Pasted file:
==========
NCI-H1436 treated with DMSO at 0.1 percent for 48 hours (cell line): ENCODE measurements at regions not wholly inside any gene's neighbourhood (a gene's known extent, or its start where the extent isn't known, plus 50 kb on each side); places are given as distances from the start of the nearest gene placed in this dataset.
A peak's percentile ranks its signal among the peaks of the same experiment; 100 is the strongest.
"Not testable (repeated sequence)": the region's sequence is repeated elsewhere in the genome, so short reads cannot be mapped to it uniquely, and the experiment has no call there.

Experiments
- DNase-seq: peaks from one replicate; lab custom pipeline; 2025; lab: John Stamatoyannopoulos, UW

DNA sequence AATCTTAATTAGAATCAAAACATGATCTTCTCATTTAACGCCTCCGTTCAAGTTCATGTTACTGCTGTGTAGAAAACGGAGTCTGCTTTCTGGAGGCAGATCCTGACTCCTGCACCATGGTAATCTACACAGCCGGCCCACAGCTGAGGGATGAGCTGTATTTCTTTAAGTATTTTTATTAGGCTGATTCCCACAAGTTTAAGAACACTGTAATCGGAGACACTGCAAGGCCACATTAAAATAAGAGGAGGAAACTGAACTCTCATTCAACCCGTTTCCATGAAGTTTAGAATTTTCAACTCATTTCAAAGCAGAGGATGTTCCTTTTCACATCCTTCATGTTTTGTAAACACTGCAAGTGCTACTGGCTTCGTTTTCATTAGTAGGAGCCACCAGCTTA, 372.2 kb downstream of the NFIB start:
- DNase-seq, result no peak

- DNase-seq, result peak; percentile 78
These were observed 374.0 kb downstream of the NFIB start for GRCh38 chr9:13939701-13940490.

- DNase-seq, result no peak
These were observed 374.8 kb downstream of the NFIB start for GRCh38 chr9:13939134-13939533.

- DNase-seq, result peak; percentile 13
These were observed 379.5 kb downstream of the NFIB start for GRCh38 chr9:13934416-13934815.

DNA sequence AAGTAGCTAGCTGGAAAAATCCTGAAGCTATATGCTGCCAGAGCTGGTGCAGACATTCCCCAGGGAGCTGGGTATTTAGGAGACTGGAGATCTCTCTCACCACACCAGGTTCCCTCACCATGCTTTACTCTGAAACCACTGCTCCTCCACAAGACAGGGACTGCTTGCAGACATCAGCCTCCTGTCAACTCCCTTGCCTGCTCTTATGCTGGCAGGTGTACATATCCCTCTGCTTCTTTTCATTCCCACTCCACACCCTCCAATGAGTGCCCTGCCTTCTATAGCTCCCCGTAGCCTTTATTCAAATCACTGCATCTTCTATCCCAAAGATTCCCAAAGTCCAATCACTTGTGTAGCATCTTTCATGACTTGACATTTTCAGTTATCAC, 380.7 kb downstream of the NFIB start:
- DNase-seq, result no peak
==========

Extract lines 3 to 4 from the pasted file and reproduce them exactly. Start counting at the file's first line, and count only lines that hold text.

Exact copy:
"Not testable (repeated sequence)": the region's sequence is repeated elsewhere in the genome, so short reads cannot be mapped to it uniquely, and the experiment has no call there.

Experiments